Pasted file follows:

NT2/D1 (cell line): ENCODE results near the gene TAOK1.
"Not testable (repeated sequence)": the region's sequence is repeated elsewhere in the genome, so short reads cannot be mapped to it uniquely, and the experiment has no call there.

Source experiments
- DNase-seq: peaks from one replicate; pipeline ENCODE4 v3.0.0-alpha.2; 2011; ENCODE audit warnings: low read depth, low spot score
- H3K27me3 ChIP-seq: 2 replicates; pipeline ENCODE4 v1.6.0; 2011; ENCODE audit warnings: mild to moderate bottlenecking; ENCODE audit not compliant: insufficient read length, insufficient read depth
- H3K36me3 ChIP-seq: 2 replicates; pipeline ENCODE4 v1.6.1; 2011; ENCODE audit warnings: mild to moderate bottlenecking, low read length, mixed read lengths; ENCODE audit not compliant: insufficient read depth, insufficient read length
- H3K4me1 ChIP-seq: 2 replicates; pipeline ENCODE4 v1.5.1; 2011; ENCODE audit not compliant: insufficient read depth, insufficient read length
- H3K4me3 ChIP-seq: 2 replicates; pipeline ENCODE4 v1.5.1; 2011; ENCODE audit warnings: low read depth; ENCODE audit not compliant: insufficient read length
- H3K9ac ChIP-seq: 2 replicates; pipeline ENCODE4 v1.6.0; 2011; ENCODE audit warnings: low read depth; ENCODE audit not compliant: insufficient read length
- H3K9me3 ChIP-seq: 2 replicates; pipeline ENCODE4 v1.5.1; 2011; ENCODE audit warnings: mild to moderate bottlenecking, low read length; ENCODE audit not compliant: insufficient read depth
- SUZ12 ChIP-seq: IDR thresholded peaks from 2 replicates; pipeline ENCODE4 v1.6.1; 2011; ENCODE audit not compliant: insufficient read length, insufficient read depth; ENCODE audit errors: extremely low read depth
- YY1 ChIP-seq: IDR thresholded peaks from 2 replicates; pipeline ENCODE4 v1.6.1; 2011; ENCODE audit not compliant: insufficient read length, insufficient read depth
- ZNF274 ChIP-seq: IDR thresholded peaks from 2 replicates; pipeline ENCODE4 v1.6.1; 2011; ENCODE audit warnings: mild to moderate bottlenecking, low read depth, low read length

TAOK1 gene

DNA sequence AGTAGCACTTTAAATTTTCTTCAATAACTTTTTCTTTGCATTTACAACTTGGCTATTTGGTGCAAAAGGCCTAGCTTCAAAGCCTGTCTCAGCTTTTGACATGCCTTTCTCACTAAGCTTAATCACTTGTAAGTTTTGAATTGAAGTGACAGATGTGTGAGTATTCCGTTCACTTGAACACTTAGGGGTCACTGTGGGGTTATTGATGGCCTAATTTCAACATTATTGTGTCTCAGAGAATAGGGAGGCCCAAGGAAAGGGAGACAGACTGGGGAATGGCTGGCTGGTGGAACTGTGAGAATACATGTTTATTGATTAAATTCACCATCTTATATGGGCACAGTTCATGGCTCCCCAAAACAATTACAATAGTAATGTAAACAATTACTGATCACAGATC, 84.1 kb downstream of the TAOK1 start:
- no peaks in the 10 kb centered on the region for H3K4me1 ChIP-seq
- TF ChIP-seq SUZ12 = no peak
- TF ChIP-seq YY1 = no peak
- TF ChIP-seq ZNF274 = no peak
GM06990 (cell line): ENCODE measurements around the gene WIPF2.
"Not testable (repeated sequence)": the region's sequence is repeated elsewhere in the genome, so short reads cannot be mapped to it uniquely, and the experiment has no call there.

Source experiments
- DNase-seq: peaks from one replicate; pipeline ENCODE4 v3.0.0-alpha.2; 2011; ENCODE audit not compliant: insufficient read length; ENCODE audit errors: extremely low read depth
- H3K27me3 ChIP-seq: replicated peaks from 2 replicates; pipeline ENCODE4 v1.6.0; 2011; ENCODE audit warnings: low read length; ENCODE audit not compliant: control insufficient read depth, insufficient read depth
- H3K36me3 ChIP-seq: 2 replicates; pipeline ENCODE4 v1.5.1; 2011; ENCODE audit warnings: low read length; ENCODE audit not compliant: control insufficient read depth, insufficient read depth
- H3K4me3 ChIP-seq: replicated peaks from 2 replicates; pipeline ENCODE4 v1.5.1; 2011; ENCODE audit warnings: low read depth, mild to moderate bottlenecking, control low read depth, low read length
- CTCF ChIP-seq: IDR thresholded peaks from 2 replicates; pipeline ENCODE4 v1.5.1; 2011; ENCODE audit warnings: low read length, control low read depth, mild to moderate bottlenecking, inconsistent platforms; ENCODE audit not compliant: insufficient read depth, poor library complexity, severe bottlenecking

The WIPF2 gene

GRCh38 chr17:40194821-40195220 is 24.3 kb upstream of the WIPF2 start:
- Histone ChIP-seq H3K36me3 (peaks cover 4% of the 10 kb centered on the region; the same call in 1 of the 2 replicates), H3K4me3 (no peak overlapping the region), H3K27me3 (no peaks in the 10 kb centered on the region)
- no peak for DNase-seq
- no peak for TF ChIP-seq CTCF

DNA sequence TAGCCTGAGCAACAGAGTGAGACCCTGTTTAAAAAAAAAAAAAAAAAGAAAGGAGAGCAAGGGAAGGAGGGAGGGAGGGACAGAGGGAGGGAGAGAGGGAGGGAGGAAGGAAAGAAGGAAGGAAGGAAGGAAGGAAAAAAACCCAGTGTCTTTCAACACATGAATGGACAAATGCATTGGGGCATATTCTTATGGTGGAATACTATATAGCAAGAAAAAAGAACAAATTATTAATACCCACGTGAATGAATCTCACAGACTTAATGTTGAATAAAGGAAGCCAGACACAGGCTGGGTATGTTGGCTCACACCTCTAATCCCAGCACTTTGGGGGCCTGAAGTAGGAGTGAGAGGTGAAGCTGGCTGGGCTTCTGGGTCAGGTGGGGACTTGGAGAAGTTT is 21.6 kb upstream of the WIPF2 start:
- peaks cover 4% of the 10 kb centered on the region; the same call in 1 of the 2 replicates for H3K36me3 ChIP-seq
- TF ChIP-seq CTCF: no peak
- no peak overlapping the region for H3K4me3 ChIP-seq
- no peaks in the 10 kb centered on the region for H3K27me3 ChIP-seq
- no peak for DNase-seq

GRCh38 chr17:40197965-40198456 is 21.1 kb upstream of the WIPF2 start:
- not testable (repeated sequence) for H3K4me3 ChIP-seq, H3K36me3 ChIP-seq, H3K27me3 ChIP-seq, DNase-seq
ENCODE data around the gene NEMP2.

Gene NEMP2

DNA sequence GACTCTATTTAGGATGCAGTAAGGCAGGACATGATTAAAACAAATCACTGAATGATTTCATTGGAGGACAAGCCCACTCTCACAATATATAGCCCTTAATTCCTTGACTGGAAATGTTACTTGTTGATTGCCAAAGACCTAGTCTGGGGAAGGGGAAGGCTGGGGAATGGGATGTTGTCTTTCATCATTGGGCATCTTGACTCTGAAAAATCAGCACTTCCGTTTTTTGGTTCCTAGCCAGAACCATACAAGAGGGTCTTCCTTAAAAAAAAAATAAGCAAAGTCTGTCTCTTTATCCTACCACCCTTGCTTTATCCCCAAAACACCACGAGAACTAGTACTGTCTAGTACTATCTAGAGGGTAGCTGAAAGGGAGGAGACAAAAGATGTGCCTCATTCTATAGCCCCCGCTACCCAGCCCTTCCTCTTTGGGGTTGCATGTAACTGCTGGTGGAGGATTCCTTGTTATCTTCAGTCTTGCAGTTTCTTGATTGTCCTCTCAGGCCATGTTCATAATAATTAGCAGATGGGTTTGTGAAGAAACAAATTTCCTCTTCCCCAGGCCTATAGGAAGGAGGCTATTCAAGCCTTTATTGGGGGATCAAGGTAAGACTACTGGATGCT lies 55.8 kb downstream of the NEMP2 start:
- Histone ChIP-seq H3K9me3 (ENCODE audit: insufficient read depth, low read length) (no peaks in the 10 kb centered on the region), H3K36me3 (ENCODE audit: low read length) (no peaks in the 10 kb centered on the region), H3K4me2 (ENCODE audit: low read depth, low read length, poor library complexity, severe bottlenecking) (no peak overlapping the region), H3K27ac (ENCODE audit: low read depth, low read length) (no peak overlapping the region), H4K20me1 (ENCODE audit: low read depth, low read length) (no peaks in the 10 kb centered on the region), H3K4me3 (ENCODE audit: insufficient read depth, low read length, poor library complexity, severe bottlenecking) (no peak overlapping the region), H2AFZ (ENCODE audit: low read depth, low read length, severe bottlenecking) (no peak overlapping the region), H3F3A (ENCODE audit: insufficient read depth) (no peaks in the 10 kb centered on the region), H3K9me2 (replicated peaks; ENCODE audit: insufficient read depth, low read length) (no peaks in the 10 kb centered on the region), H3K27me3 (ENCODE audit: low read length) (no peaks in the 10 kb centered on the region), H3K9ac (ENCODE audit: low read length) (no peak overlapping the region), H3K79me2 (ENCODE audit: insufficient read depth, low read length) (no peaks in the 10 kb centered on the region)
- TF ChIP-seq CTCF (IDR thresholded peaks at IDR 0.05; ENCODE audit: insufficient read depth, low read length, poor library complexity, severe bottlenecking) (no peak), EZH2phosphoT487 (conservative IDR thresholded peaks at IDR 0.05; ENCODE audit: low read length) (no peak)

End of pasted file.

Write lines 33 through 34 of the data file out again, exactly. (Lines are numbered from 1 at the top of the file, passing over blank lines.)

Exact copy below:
DNA sequence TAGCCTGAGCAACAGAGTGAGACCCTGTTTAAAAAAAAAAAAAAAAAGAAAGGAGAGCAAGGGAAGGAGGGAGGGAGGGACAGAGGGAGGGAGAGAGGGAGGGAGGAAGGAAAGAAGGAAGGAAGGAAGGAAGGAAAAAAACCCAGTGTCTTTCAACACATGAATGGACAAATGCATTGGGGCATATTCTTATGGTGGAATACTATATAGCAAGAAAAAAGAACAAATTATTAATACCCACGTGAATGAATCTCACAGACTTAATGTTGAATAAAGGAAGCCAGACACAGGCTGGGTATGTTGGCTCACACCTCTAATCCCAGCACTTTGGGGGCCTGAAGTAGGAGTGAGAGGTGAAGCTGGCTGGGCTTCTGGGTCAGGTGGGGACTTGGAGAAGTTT is 21.6 kb upstream of the WIPF2 start:
- peaks cover 4% of the 10 kb centered on the region; the same call in 1 of the 2 replicates for H3K36me3 ChIP-seq